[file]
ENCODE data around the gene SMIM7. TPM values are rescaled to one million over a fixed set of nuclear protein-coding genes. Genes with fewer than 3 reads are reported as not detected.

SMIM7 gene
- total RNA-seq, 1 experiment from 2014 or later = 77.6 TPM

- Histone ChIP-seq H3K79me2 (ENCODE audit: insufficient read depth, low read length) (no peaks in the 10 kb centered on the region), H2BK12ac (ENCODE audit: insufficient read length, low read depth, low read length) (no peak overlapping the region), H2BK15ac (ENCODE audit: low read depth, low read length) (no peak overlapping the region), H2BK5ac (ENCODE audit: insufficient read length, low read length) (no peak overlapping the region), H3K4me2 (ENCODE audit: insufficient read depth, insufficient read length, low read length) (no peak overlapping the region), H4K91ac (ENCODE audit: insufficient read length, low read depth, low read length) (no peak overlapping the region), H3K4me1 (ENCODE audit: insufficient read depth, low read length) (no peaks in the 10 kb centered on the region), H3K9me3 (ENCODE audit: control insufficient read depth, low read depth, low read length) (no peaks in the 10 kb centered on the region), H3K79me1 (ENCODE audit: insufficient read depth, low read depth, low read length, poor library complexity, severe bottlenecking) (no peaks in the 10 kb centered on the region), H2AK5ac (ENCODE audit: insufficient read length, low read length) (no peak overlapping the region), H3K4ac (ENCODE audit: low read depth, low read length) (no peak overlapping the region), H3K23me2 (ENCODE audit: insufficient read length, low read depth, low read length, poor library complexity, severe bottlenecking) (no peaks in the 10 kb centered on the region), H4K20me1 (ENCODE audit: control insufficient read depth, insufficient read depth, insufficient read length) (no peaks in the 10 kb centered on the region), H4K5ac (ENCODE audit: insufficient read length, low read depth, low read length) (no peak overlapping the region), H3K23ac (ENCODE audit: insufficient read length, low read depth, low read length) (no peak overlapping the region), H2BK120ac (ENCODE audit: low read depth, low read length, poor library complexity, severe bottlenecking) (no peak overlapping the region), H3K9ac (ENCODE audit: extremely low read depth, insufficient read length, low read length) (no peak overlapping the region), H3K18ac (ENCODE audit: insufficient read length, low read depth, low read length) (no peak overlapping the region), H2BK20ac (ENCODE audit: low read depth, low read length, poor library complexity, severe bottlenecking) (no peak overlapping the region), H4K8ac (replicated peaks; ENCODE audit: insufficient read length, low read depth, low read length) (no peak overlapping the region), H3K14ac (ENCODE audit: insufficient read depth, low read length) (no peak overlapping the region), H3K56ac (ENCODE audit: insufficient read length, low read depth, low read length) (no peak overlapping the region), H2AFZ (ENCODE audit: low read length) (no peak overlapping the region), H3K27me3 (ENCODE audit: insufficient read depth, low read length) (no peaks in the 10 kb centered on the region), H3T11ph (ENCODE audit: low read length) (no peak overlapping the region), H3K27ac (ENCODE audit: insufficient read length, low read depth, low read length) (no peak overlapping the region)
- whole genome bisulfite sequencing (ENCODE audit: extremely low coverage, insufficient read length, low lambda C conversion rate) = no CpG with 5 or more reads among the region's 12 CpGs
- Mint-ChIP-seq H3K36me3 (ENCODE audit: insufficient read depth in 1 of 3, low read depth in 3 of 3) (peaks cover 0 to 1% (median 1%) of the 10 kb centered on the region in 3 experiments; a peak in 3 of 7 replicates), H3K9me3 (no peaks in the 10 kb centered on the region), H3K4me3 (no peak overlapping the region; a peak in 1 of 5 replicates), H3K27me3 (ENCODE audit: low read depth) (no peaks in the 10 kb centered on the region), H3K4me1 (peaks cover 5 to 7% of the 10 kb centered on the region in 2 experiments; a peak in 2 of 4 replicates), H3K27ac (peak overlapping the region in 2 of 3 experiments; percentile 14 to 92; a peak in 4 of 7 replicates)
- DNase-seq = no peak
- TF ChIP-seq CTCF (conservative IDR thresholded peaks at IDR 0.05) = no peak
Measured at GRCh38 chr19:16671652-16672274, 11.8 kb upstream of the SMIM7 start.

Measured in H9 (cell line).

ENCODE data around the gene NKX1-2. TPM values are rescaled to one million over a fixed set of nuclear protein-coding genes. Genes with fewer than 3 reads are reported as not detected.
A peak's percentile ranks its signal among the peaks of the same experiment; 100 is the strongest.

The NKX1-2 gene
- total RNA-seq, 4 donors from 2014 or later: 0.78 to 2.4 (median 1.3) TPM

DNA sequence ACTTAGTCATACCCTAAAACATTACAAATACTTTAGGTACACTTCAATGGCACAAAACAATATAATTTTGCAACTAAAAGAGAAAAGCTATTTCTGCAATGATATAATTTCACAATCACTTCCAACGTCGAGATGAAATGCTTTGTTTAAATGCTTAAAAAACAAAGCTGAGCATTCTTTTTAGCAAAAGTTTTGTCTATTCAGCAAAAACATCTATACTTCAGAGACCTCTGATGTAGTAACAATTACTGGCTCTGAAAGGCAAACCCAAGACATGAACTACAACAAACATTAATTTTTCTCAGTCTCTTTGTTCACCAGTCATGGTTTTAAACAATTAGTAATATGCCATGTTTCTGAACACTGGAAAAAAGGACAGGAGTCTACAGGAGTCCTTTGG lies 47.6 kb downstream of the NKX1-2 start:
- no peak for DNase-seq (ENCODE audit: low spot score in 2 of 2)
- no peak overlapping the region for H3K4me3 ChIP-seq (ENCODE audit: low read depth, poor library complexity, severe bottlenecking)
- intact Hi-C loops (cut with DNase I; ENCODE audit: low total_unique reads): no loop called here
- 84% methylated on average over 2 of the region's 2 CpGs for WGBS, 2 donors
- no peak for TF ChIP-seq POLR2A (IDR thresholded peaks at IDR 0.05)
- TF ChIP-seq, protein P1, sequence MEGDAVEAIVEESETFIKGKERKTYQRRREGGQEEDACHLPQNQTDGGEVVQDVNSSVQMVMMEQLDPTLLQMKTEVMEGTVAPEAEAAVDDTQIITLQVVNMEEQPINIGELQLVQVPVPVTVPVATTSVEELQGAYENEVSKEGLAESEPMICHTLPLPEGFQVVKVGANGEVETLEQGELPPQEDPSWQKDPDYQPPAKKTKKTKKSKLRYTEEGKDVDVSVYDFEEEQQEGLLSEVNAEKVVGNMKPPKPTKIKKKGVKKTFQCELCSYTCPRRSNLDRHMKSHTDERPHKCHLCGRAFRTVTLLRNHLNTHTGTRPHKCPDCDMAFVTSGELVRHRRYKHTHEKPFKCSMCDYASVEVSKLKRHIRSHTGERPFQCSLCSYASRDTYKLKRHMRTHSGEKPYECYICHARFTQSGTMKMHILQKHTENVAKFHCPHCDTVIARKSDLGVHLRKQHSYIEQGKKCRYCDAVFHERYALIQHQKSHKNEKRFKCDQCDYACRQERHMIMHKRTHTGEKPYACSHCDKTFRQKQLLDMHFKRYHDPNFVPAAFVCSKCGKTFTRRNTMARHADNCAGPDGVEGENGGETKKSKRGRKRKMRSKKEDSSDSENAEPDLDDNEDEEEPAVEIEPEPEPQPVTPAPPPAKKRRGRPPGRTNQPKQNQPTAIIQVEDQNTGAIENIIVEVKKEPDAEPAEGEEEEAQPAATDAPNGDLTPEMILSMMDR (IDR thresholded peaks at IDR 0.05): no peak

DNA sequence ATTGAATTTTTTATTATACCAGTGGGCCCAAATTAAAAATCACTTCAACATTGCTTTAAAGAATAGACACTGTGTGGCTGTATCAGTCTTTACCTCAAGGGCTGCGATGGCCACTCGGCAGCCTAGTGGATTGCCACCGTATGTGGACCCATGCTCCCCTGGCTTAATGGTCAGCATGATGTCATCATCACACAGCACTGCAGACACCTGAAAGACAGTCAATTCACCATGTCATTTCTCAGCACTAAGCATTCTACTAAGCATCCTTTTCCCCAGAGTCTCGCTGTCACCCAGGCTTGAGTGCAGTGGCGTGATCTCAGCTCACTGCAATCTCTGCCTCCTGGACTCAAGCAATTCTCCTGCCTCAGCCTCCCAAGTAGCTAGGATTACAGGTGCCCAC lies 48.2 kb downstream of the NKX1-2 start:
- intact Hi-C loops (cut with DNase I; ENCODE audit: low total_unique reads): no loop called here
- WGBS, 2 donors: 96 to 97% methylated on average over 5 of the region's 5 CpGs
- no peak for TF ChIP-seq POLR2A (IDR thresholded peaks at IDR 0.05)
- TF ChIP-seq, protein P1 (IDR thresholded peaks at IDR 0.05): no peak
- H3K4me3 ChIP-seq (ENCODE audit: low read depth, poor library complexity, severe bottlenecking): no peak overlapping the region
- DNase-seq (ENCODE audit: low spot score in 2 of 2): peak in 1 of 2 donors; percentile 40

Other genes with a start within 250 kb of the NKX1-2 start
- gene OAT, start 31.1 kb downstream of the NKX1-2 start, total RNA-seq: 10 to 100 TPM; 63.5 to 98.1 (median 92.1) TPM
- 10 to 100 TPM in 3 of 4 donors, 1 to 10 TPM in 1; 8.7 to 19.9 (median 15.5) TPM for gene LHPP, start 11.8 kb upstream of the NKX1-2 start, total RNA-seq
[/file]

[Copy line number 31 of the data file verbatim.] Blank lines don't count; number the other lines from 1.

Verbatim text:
- 10 to 100 TPM in 3 of 4 donors, 1 to 10 TPM in 1; 8.7 to 19.9 (median 15.5) TPM for gene LHPP, start 11.8 kb upstream of the NKX1-2 start, total RNA-seq